The company had already stopped selling assault-style guns several years ago, except in Alaska. In the statement: “Fred Meyer has made a business decision to exit the firearms category. We are currently working on plans to responsibly phase out sales of firearms and ammunition.” Facebook0TwitterEmailPrintFriendly分享Fred Meyer announced on Friday, March 16, that they will stop selling guns and ammunition at all of their retail stores, including in Alaska. Other stores announced in the wake of that shooting that they would stop selling guns to anyone under 21 including Walmart, and Dick’s Sporting Goods recently banned sales of assault rifles. Following last month’s high school shooting in Parkland, Florida that left 17 people dead, Fred Meyer said it would stop selling firearms to anyone under 21. In a statement the company said it made the decision after evaluating customer preferences. The company sells guns at nearly 45 of its 132 stores in Oregon, Washington, Idaho and Alaska. Story as aired: Audio PlayerJennifer-on-fred-meyer-no-longer-selling-guns.mp3VmJennifer-on-fred-meyer-no-longer-selling-guns.mp300:00RPd
0 Avengers fans, assemble! Marvel Studios Marvel has announced an Avengers: Endgame online viewing party on Friday, Aug. 2, including Marvel Studios president Kevin Feige and executive producer Trinh Tran, with Vudu to host. The 6 p.m. PT screening, celebrating the film’s in-home release, will see Feige and Tran share “behind-the-scenes insider scoops” on Avengers and the Marvel Cinematic Universe (MCU).Avengers: Endgame last week finally surpassed Avatar as the highest-grossing movie of all time. On Tuesday it was debuted on digital, and it will be on Blu-ray Aug. 13. Avengers: Endgame is streaming. Here are the directors’ best reveals Marvel’s MCU Phase 4 plans revealed: Black Widow, Shang-Chi, Thor: Love and Thunder, new Doctor Strange and more Avengers on CNET Post a comment Tags 3:04 Marvel’s Phase 4 plan explained TV and Movies Culture Online How to watch every Marvel Cinematic Universe film in the right order Share your voice Marvel is also celebrating Avengers: Endgame’s home release with the We Love You 3,000 Tour this summer, which kicked off at San Diego Comic Con (SDCC) in July and will hit nine cities across the US in total.The tour will next visit a Giants game at Oracle Park in San Francisco on Aug. 8, where some people will snag a limited-edition print; three Best Buy in-store events simultaneously in Chicago, Torrance and Miami on Aug. 13, where there’ll be a “photo booth experience”; and two more Best Buy events in Minneapolis on Aug. 14; and Cleveland on Aug. 20, where fans will be taken on a trolley tour of the city, to visit Marvel filming locations.It will culminate at D23 in Anaheim, California, on Aug. 23-25. Ahead of the Vudu screening, you can start sending questions over to Feige and Tran already, and then use the #VuduViewingParty hashtag during the event.”In addition, you can compete for some pretty sweet Avengers-themed prizes including Hisense 4K TVs, Funko figures, Lego Avengers sets, signed copies of ‘The Road to Marvel Studios’ Avengers: Endgame – The Art of the Marvel Cinematic Universe,’ sports jackets, hoodies, and other cool collectibles,” Marvel Studios said Thursday. 26 Photos It’s time to assemble. Join the #VuduViewingParty for Marvel Studios’ #AvengersEndgame TOMORROW with producers Kevin Feige and Trinh Tran! Learn more: https://t.co/JFrDv99RcP— Marvel Entertainment (@Marvel) August 1, 2019 Now playing: Watch this: Marvel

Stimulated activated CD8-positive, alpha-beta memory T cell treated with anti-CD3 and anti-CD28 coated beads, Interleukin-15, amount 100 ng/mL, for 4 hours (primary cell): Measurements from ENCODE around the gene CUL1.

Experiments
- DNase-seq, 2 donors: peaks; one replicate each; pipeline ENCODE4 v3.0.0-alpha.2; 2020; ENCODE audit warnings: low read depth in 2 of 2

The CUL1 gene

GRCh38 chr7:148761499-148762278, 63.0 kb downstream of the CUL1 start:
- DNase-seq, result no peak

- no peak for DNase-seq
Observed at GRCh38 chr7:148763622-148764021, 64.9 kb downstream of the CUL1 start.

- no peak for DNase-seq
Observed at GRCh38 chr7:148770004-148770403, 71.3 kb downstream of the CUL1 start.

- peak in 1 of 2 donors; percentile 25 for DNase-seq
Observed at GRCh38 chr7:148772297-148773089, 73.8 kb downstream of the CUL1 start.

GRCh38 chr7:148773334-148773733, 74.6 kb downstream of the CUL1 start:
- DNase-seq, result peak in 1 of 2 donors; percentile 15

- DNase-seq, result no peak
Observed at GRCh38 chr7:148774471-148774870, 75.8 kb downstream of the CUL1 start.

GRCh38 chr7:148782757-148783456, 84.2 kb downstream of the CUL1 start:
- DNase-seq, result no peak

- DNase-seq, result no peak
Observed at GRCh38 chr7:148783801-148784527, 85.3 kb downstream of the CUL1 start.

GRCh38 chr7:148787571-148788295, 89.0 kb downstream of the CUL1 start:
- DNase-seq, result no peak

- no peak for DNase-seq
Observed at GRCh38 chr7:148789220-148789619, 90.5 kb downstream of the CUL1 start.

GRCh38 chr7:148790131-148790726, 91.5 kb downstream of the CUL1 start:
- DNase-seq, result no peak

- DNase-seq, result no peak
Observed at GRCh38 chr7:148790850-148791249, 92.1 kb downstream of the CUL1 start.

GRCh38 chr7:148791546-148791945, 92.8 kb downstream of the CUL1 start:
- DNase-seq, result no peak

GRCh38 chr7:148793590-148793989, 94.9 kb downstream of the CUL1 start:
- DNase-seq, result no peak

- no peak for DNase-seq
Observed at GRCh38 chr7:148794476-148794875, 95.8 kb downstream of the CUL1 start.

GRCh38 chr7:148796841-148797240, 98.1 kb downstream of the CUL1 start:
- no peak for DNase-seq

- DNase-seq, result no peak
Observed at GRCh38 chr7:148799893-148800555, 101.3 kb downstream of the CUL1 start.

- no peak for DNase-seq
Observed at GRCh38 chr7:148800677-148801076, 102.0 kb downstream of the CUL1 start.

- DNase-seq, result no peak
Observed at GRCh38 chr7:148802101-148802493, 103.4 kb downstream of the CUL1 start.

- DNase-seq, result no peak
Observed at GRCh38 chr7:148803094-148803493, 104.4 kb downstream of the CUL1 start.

The creature, thought to be a giant squid, turned out to be a decomposing whale. A portion if it is seen here. (Photo courtesy of John Hagen)For a few hours Tuesday, a reported giant squid sighting in Lynn Canal excited marine researchers. But after some investigation, it was determined the alleged squid was, in fact, a decomposing whale.Listen nowOn Tuesday morning, a fisherman called the U.S. Coast Guard to report a giant squid on the West side of Lynn Canal, near St. James Bay.The Coast Guard passed the message on to the National Oceanic and Atmospheric Administration’s Marine Mammal Stranding Network. Since squid aren’t mammals, the stranding network deferred to the Ted Stevens Marine Research Institute.“They thought, we don’t do squid, maybe you guys like squid. And everybody got really excited about a giant squid,” John Moran, a fisheries research biologist with the institute’s Auke Bay Laboratories, said.“A lot of researchers were getting excited about it and wanted samples,” Moran said. “They wanted to know what they were eating. Things are changing in the ocean. We’ve had a lot of warm water. There’s supposedly more squid around. So it didn’t seem out of the realm of possibility that it could have been a big squid.”If it had been a giant squid, Moran says it would have been a pretty big deal.“I think it would have been the first sighting in Alaska of a giant squid,” Moran said. “We have some other species of squid that are big, but not that big, not giant squid. I looked up some of the information on it. If it was — it would have been a really big giant squid if the mantle length really was 30 ft. It would have been huge.”A team from Moran’s office went out to look for the creature Tuesday night.“They couldn’t find it and then they saw a fishing boat out there. They said ‘are you looking for the squid?’ They said, ‘oh yeah, we are.’ ‘It’s over there.’ They drove up, and it’s a whale,” Moran said.A decomposing humpback whale. Moran says NOAA was already familiar with this particular animal.“When you start looking close, you can see there’s bones in there,” Moran said. “We’d been on that carcass before and there was a necropsy performed on it. So we knew pretty much where it had come from. And we had been tracking it, too. It had floated out of Young’s Bay and it was heading north.”Still, Moran says he understands how the mistake could have happened.“If you don’t know what you’re looking at — it is a big blob, so you can see how it might look like a squid,” Moran said. “It’s a big, white blob, looks nothing like a whale. I think the head probably fell off. The tail fell off. There were no flippers on it. So basically it’s a big, white, gooey blob floating on the surface. It probably looked more like a squid body than anything else, I would guess.”And, the thought of a giant squid in Lynn Canal, though rare, was not totally out of the question.“There have been sperm whales tracked almost up to Haines,” Moran said.Sperm whales prey on giant squid.“They’ve been seen in Lynn Canal and in Chatham,” Moran said. “We’re kind of wondering what they’re doing up there. Because typically, they’re off on the shelf break, out in deep water, feeding on squid and sablefish and things like that. They have been moving into Chatham and almost to Haines.”Moran says marine animal mix-ups like this one are not uncommon.“We often get descriptions of animals or parts of animals,” Moran said. “Sometimes things like weird and a lot of times it turns out to be something that’s pretty common…a lot of baby killer whales that turn out to be Dall’s Porpoise, that kind of thing.”So, no giant squid this time. Just a decomposing humpback whale near the fishing grounds.